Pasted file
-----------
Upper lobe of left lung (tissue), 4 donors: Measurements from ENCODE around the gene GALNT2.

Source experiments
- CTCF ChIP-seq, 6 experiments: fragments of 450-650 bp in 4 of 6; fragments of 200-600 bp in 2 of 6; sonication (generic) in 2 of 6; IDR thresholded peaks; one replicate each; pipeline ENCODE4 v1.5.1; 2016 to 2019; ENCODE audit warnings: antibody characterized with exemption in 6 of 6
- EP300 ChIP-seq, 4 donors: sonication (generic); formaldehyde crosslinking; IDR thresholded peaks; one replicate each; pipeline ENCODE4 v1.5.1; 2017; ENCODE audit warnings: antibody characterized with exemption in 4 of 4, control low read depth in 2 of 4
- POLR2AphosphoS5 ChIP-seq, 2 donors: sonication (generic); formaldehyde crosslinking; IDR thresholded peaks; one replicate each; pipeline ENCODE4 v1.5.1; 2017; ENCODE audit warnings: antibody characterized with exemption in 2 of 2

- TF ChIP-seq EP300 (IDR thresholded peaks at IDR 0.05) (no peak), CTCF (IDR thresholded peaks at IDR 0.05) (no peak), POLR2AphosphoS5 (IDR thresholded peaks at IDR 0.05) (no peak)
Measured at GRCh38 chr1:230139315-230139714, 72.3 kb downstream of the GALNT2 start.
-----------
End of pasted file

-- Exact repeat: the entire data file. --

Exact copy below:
Upper lobe of left lung (tissue), 4 donors: Measurements from ENCODE around the gene GALNT2.

Source experiments
- CTCF ChIP-seq, 6 experiments: fragments of 450-650 bp in 4 of 6; fragments of 200-600 bp in 2 of 6; sonication (generic) in 2 of 6; IDR thresholded peaks; one replicate each; pipeline ENCODE4 v1.5.1; 2016 to 2019; ENCODE audit warnings: antibody characterized with exemption in 6 of 6
- EP300 ChIP-seq, 4 donors: sonication (generic); formaldehyde crosslinking; IDR thresholded peaks; one replicate each; pipeline ENCODE4 v1.5.1; 2017; ENCODE audit warnings: antibody characterized with exemption in 4 of 4, control low read depth in 2 of 4
- POLR2AphosphoS5 ChIP-seq, 2 donors: sonication (generic); formaldehyde crosslinking; IDR thresholded peaks; one replicate each; pipeline ENCODE4 v1.5.1; 2017; ENCODE audit warnings: antibody characterized with exemption in 2 of 2

- TF ChIP-seq EP300 (IDR thresholded peaks at IDR 0.05) (no peak), CTCF (IDR thresholded peaks at IDR 0.05) (no peak), POLR2AphosphoS5 (IDR thresholded peaks at IDR 0.05) (no peak)
Measured at GRCh38 chr1:230139315-230139714, 72.3 kb downstream of the GALNT2 start.